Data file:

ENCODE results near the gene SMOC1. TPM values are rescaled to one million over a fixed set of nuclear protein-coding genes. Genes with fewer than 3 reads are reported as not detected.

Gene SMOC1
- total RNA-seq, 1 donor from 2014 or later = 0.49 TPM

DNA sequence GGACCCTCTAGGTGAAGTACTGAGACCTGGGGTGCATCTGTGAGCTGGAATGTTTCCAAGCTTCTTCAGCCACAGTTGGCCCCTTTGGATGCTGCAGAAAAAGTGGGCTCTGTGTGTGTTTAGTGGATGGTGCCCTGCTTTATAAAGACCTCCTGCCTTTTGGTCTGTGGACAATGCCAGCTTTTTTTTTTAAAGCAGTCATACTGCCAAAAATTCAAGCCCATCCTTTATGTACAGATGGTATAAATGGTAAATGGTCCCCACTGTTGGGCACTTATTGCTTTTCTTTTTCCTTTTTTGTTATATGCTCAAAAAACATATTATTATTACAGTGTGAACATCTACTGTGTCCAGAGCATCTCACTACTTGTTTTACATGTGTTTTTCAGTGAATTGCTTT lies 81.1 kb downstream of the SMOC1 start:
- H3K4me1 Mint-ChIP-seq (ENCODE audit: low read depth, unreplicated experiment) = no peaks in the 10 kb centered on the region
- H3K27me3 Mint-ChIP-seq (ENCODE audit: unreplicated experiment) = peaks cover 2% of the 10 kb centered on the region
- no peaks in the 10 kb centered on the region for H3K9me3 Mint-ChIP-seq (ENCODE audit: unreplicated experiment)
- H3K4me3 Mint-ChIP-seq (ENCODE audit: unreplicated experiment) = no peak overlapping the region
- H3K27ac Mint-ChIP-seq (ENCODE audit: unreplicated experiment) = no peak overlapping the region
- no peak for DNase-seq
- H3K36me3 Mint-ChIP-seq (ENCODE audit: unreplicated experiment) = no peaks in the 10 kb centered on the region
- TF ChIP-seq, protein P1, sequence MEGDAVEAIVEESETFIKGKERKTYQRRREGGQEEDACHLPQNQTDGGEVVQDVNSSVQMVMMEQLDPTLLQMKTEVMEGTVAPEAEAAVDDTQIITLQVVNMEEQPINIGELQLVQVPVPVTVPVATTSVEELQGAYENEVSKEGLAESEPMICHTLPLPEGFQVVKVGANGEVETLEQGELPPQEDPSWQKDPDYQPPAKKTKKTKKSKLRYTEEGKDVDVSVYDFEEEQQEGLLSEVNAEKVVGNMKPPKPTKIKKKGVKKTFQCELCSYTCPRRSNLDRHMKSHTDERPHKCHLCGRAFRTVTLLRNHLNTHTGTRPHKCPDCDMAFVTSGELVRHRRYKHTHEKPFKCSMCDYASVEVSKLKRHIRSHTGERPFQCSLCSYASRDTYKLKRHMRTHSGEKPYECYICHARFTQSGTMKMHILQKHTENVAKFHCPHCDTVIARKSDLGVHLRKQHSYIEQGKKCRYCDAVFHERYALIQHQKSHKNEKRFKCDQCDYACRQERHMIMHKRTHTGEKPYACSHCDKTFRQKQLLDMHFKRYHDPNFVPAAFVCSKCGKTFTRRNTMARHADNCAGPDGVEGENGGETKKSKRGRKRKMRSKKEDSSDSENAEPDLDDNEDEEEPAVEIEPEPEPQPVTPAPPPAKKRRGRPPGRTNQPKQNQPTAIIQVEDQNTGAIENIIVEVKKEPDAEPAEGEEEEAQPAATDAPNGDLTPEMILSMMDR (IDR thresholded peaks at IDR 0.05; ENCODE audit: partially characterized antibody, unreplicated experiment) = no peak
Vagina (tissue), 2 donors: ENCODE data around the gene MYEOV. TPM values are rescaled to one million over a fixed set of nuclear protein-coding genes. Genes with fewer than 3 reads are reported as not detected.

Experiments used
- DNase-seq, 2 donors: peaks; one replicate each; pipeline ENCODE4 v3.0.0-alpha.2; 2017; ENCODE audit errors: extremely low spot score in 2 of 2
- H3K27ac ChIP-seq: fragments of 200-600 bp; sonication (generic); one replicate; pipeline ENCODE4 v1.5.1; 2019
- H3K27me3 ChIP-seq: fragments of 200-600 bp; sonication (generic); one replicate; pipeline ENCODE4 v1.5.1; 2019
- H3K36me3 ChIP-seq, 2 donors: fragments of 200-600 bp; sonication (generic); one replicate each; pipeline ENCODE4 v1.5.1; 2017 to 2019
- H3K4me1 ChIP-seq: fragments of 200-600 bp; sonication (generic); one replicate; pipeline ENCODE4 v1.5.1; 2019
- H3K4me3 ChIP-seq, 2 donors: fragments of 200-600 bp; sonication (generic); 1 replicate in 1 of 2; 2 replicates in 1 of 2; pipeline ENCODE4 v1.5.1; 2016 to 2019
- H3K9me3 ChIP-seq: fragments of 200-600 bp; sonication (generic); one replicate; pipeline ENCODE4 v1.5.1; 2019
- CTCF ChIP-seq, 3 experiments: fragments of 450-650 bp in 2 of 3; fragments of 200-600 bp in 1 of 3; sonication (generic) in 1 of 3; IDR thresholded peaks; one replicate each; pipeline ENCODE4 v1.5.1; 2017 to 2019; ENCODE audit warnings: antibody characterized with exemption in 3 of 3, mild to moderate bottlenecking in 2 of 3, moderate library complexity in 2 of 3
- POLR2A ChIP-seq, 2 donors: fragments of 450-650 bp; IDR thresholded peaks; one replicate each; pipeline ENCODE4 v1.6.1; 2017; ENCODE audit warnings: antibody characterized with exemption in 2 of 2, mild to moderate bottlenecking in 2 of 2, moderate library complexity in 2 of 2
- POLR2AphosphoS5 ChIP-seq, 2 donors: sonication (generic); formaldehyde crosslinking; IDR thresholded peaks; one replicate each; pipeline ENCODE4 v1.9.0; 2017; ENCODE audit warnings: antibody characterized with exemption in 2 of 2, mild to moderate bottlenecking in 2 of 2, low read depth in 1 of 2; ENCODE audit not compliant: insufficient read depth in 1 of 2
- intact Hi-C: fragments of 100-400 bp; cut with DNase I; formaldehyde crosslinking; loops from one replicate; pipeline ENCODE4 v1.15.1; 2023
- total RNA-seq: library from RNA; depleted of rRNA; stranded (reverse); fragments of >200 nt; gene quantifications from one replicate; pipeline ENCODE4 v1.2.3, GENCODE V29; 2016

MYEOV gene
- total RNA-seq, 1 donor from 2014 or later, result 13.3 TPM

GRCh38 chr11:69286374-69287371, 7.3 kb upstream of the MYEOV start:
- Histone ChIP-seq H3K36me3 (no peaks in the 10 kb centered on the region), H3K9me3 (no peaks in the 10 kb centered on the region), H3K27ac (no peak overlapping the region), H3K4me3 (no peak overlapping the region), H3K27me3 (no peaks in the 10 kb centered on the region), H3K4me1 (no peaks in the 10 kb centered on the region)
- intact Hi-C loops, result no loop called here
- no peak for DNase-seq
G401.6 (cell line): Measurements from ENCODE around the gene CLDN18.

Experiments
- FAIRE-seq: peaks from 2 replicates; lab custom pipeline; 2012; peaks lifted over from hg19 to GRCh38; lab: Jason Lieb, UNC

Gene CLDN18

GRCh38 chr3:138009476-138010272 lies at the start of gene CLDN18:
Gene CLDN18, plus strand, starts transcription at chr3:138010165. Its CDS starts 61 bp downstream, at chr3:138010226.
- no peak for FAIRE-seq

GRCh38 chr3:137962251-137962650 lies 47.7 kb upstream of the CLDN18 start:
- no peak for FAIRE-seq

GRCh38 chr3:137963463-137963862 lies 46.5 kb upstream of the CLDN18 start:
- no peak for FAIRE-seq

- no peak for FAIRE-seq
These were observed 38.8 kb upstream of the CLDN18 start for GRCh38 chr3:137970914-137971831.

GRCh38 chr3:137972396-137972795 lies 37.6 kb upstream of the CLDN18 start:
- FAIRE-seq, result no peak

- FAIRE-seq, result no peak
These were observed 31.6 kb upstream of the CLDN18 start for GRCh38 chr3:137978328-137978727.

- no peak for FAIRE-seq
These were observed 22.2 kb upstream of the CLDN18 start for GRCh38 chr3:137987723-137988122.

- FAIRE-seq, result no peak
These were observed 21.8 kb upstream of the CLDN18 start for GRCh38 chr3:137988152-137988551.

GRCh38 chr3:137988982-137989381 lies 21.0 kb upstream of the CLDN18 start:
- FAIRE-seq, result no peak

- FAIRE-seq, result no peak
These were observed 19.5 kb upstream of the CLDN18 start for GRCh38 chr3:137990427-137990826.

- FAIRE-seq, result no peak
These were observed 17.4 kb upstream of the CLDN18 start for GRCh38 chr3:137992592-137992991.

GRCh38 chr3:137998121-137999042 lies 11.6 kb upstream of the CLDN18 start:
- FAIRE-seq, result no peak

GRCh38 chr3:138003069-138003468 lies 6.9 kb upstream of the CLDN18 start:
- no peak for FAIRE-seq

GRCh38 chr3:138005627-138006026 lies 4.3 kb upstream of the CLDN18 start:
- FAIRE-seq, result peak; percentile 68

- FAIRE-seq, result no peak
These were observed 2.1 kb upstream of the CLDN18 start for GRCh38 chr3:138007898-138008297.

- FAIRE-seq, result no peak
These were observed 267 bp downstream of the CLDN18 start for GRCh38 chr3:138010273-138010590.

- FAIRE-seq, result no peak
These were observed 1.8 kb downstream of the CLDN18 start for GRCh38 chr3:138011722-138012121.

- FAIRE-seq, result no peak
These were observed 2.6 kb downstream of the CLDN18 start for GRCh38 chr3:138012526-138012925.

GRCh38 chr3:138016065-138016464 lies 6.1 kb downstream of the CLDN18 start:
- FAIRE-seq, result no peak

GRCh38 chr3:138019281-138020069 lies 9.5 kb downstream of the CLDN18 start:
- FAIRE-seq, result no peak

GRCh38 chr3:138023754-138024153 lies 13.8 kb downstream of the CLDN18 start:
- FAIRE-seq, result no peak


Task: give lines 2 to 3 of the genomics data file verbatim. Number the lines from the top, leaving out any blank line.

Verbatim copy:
Gene SMOC1
- total RNA-seq, 1 donor from 2014 or later = 0.49 TPM